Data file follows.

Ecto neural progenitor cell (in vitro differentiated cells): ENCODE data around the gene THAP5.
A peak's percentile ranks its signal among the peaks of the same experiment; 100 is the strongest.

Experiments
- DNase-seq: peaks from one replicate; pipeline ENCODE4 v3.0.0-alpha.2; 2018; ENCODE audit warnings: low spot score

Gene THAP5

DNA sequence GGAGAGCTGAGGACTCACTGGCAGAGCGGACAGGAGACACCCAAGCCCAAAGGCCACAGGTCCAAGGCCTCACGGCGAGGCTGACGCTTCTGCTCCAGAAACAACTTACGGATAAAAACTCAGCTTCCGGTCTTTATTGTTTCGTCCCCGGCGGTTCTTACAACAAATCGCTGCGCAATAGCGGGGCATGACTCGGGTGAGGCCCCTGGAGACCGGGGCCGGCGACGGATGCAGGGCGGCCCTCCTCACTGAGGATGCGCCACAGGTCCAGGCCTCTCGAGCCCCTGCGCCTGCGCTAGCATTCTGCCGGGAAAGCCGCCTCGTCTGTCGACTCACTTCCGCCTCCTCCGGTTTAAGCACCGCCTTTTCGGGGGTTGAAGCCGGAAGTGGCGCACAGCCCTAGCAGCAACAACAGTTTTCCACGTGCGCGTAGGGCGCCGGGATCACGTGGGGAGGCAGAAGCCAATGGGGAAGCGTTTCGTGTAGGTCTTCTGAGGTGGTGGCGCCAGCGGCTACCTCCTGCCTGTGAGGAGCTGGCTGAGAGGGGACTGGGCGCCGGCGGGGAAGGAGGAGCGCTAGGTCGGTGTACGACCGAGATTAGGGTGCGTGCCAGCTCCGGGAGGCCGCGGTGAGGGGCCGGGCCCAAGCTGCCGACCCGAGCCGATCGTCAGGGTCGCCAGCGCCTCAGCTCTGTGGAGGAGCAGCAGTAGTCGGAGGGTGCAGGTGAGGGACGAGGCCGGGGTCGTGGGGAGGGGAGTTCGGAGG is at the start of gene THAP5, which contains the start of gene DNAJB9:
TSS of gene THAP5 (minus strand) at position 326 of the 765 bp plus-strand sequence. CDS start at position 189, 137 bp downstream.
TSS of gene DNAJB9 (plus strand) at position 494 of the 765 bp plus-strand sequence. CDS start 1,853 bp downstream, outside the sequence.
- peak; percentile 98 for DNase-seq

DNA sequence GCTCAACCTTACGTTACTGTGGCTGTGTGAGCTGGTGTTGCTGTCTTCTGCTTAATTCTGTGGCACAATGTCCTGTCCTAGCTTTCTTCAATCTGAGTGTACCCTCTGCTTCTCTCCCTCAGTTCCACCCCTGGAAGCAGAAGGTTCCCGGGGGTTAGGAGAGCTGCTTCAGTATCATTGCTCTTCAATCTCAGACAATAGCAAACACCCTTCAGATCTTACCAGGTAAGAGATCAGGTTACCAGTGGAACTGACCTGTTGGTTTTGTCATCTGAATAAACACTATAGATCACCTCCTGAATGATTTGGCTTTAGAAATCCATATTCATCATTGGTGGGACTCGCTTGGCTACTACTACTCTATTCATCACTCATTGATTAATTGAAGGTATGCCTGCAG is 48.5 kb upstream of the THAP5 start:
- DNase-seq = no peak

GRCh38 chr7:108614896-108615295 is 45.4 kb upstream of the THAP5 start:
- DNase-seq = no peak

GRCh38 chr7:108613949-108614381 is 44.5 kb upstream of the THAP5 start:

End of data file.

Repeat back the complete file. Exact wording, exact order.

Ecto neural progenitor cell (in vitro differentiated cells): ENCODE data around the gene THAP5.
A peak's percentile ranks its signal among the peaks of the same experiment; 100 is the strongest.

Experiments
- DNase-seq: peaks from one replicate; pipeline ENCODE4 v3.0.0-alpha.2; 2018; ENCODE audit warnings: low spot score

Gene THAP5

DNA sequence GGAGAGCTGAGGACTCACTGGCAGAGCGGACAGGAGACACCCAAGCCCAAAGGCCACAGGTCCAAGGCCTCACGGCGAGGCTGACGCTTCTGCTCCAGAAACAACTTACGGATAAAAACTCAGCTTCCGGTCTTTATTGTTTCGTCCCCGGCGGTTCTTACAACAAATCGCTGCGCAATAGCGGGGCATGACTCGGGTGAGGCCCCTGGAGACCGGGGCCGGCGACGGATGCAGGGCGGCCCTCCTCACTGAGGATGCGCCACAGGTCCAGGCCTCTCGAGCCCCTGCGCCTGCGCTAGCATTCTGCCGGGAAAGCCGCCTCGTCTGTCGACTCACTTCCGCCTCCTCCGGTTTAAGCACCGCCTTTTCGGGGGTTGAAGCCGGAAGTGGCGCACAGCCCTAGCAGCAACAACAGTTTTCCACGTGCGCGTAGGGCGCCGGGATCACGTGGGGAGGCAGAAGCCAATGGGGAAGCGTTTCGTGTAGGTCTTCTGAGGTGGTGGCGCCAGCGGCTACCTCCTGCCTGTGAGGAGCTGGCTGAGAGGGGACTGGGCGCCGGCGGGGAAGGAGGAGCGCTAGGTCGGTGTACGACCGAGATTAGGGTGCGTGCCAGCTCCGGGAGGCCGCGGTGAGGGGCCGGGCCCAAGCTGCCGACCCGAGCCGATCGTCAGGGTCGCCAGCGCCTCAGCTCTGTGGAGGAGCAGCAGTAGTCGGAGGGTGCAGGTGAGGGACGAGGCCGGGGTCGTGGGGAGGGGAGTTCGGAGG is at the start of gene THAP5, which contains the start of gene DNAJB9:
TSS of gene THAP5 (minus strand) at position 326 of the 765 bp plus-strand sequence. CDS start at position 189, 137 bp downstream.
TSS of gene DNAJB9 (plus strand) at position 494 of the 765 bp plus-strand sequence. CDS start 1,853 bp downstream, outside the sequence.
- peak; percentile 98 for DNase-seq

DNA sequence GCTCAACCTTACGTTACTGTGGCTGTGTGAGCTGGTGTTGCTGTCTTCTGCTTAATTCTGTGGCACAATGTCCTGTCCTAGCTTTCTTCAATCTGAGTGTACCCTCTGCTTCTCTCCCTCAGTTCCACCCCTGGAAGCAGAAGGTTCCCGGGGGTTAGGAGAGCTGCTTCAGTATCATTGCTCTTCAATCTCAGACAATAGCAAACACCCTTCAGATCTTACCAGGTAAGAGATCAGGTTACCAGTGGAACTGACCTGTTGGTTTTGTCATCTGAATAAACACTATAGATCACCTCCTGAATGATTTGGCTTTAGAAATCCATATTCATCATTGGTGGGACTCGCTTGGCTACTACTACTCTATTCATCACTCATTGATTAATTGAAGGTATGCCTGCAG is 48.5 kb upstream of the THAP5 start:
- DNase-seq = no peak

GRCh38 chr7:108614896-108615295 is 45.4 kb upstream of the THAP5 start:
- DNase-seq = no peak

GRCh38 chr7:108613949-108614381 is 44.5 kb upstream of the THAP5 start: